Capriles demanded a recount, refusing to acknowledge the official result until “every vote” could be verified.
Real-estate broker Danielle Sharp says that increasingly sellers are refusing low-ball offers.
We ate as if on display, the others watching and refusing to join us, but we were too tired and hungry to care.
Two U.S. attorneys appointed by Dubya are refusing to leave the Justice Department when Obama takes office.
Barlow was strangely evasive with the police, refusing to confirm he was the person who called Atkinson, yet he obviously was.
"Nonsense, Presley," answered the other, refusing to become angry.
You are very good to have forgiven us for refusing you; but you see—a prince!
So far as he himself was concerned, he would not have hesitated a moment in refusing the terms offered by Henkel.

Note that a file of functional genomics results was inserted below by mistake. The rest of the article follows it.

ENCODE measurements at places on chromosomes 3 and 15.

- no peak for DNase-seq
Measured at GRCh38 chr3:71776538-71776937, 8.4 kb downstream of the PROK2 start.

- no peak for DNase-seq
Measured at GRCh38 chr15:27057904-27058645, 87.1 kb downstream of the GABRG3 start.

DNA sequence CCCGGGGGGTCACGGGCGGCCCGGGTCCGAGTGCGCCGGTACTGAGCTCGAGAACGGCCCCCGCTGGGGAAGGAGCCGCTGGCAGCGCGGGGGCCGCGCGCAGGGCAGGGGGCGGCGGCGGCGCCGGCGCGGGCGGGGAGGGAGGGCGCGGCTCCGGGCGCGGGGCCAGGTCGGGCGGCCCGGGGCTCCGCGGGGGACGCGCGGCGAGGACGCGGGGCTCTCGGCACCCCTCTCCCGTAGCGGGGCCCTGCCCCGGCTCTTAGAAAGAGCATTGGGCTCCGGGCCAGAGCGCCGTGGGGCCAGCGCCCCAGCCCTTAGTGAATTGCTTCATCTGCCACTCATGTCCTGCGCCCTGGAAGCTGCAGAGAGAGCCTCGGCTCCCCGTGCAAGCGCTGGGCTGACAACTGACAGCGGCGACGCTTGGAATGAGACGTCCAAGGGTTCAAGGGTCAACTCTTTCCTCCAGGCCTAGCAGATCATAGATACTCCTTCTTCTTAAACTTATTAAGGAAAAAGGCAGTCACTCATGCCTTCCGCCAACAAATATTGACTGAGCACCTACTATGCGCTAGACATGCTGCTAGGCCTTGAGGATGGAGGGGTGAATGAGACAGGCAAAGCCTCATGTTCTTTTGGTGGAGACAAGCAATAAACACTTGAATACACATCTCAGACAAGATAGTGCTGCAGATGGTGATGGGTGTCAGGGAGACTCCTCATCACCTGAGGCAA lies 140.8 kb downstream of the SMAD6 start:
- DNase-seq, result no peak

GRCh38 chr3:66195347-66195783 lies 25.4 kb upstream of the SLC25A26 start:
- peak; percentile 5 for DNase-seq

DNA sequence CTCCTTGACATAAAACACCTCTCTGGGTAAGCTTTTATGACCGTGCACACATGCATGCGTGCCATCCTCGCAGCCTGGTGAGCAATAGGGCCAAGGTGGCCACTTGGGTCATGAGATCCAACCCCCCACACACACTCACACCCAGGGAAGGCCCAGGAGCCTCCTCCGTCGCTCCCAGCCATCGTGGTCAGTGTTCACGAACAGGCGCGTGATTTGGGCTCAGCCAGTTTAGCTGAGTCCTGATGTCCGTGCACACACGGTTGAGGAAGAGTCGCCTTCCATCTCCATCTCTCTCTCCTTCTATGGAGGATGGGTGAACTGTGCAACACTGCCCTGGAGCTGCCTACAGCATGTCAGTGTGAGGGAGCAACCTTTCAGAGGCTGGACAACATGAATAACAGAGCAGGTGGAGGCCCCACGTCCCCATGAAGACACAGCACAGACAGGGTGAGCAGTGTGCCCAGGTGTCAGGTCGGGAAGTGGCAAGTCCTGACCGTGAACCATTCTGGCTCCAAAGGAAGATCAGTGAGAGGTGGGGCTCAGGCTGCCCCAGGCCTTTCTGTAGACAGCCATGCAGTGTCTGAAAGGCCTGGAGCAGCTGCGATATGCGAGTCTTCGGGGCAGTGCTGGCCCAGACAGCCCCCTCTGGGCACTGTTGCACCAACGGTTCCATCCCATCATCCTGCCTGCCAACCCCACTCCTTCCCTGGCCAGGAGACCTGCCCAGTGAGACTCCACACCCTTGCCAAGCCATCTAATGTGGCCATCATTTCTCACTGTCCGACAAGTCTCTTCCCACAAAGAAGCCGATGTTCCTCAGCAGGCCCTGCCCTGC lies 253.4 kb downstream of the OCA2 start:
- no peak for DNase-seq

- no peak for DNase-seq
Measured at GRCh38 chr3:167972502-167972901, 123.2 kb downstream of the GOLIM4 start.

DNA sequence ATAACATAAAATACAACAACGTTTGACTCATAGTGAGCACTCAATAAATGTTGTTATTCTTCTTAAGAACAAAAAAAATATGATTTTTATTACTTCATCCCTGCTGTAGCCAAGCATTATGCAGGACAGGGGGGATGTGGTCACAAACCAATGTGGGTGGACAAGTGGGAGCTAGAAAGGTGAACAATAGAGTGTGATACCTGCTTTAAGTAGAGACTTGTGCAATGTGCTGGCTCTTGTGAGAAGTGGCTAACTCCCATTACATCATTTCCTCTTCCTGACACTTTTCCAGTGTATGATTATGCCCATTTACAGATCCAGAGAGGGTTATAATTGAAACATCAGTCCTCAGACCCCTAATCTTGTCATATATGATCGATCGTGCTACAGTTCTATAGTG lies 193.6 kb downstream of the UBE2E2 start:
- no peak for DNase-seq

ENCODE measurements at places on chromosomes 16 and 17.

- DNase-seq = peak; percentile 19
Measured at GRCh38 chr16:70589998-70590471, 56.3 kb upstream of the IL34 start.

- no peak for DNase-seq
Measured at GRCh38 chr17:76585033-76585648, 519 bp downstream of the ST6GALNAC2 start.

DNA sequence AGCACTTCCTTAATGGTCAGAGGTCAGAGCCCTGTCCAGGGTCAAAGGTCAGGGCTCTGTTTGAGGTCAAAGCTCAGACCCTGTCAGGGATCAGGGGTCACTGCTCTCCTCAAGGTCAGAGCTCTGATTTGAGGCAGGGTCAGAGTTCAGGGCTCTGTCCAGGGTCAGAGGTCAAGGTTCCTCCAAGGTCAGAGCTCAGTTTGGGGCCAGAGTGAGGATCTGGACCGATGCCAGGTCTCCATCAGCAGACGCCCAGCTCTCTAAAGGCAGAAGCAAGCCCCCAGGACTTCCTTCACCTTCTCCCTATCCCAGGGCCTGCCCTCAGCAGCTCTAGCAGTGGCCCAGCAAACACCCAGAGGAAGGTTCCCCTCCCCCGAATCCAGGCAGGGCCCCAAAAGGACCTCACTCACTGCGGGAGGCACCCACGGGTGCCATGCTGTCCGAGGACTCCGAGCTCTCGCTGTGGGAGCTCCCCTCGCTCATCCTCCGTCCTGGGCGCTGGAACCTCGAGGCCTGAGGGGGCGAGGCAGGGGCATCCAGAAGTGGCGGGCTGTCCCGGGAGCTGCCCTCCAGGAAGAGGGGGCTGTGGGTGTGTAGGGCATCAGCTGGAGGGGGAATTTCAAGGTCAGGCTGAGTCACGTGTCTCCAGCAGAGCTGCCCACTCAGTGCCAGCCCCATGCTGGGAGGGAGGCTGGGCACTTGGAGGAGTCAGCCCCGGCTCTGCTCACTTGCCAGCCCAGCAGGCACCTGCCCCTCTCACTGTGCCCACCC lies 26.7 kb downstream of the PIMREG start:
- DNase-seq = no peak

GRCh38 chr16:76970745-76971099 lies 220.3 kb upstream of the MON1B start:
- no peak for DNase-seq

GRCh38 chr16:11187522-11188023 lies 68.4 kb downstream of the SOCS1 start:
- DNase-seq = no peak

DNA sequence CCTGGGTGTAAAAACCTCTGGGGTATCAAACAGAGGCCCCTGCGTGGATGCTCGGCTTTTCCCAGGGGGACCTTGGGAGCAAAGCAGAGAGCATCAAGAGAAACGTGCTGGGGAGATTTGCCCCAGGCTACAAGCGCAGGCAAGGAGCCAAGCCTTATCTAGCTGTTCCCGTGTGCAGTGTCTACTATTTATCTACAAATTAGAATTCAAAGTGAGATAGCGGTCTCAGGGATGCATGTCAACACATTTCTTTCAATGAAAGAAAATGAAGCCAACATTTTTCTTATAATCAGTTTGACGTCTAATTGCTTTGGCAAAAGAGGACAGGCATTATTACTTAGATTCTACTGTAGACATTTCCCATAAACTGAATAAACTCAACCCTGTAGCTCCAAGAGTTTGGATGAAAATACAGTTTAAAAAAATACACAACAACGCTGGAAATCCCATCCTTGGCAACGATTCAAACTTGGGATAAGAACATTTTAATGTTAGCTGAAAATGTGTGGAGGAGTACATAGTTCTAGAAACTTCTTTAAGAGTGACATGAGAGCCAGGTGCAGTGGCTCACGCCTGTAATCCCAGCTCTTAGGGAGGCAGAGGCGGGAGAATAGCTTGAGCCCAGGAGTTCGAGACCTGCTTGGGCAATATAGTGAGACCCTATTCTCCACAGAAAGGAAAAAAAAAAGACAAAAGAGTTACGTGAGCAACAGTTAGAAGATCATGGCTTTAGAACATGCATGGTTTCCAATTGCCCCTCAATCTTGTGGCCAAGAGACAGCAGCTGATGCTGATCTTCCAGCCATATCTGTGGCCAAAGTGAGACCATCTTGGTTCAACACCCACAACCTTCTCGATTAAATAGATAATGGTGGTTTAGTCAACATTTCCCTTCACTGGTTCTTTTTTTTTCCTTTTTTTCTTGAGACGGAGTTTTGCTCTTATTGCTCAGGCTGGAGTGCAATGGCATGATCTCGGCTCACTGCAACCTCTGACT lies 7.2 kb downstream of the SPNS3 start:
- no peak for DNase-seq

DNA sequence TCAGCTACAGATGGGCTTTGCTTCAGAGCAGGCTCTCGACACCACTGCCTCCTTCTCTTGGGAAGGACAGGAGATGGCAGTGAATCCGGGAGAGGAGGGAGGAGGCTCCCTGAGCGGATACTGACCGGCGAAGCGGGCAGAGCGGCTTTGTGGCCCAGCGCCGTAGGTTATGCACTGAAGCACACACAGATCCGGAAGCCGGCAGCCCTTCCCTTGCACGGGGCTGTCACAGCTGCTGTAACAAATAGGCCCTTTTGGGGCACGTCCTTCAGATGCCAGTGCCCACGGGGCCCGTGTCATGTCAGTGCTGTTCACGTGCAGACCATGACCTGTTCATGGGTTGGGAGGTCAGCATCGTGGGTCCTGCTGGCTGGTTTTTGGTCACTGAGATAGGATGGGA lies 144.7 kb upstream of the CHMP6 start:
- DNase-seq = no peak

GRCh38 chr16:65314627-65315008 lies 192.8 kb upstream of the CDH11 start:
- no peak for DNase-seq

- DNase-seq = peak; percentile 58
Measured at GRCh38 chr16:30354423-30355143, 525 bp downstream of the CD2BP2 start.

He ordered the soldier to do a menial service, and killed him for refusing.
He sank into a mild melancholy, refusing for more than eighteen months to put pen to paper.
c.1300, from Old French refuser "reject, disregard, avoid" (12c.), from Vulgar Latin *refusare, frequentative form from past participle stem of Latin refundere "pour back, give back" (see refund (v.)). Related: Refused; refusing.
mid-14c., "an outcast;" mid-14c., "a rejected thing, waste material, trash," from Old French refus "waste product, rubbish; refusal, denial, rejection," a back-formation from the past participle of refuser (see refuse (v.)). As an adjective from late 14c., "despised, rejected;" early 15c., "of low quality."